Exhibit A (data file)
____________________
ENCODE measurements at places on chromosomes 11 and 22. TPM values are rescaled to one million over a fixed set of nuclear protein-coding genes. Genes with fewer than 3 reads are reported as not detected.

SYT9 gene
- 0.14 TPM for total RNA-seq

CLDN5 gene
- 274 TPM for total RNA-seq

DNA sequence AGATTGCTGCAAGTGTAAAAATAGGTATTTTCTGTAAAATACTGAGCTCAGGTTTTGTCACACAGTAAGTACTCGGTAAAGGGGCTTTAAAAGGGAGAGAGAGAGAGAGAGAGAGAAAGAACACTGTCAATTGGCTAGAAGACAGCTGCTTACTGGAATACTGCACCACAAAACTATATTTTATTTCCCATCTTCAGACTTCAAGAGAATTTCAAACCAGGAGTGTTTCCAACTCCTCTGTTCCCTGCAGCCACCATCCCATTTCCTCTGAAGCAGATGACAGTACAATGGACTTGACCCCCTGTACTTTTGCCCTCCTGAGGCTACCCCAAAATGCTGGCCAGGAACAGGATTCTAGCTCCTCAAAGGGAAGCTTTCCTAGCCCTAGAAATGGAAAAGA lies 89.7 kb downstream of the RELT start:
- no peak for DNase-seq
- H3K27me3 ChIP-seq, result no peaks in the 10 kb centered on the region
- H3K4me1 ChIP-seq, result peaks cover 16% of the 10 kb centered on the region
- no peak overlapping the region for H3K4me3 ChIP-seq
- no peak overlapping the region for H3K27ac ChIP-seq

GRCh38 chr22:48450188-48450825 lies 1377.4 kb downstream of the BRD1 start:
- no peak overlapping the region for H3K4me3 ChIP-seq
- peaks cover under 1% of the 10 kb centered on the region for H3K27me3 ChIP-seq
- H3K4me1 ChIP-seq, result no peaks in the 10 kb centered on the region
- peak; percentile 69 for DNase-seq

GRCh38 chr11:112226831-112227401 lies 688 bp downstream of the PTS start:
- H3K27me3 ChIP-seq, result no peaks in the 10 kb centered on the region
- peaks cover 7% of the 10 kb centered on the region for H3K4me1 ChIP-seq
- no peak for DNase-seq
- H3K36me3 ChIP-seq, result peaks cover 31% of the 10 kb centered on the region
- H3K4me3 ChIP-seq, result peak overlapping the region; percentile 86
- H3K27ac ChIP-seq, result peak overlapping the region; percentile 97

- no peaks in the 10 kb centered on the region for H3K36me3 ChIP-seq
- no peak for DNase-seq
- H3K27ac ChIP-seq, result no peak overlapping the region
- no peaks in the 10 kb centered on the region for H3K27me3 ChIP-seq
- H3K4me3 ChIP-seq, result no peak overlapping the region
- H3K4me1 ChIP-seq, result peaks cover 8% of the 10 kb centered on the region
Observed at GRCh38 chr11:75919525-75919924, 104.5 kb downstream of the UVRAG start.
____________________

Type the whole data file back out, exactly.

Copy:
ENCODE measurements at places on chromosomes 11 and 22. TPM values are rescaled to one million over a fixed set of nuclear protein-coding genes. Genes with fewer than 3 reads are reported as not detected.

SYT9 gene
- 0.14 TPM for total RNA-seq

CLDN5 gene
- 274 TPM for total RNA-seq

DNA sequence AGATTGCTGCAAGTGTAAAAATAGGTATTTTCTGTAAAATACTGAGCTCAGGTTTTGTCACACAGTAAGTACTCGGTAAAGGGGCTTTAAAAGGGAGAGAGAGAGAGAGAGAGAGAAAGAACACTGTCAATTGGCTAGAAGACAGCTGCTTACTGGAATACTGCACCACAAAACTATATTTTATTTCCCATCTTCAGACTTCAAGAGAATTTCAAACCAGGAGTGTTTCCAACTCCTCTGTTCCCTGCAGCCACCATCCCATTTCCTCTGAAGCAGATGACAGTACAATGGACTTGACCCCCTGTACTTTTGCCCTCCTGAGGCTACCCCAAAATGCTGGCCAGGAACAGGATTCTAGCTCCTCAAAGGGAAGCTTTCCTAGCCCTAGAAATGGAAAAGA lies 89.7 kb downstream of the RELT start:
- no peak for DNase-seq
- H3K27me3 ChIP-seq, result no peaks in the 10 kb centered on the region
- H3K4me1 ChIP-seq, result peaks cover 16% of the 10 kb centered on the region
- no peak overlapping the region for H3K4me3 ChIP-seq
- no peak overlapping the region for H3K27ac ChIP-seq

GRCh38 chr22:48450188-48450825 lies 1377.4 kb downstream of the BRD1 start:
- no peak overlapping the region for H3K4me3 ChIP-seq
- peaks cover under 1% of the 10 kb centered on the region for H3K27me3 ChIP-seq
- H3K4me1 ChIP-seq, result no peaks in the 10 kb centered on the region
- peak; percentile 69 for DNase-seq

GRCh38 chr11:112226831-112227401 lies 688 bp downstream of the PTS start:
- H3K27me3 ChIP-seq, result no peaks in the 10 kb centered on the region
- peaks cover 7% of the 10 kb centered on the region for H3K4me1 ChIP-seq
- no peak for DNase-seq
- H3K36me3 ChIP-seq, result peaks cover 31% of the 10 kb centered on the region
- H3K4me3 ChIP-seq, result peak overlapping the region; percentile 86
- H3K27ac ChIP-seq, result peak overlapping the region; percentile 97

- no peaks in the 10 kb centered on the region for H3K36me3 ChIP-seq
- no peak for DNase-seq
- H3K27ac ChIP-seq, result no peak overlapping the region
- no peaks in the 10 kb centered on the region for H3K27me3 ChIP-seq
- H3K4me3 ChIP-seq, result no peak overlapping the region
- H3K4me1 ChIP-seq, result peaks cover 8% of the 10 kb centered on the region
Observed at GRCh38 chr11:75919525-75919924, 104.5 kb downstream of the UVRAG start.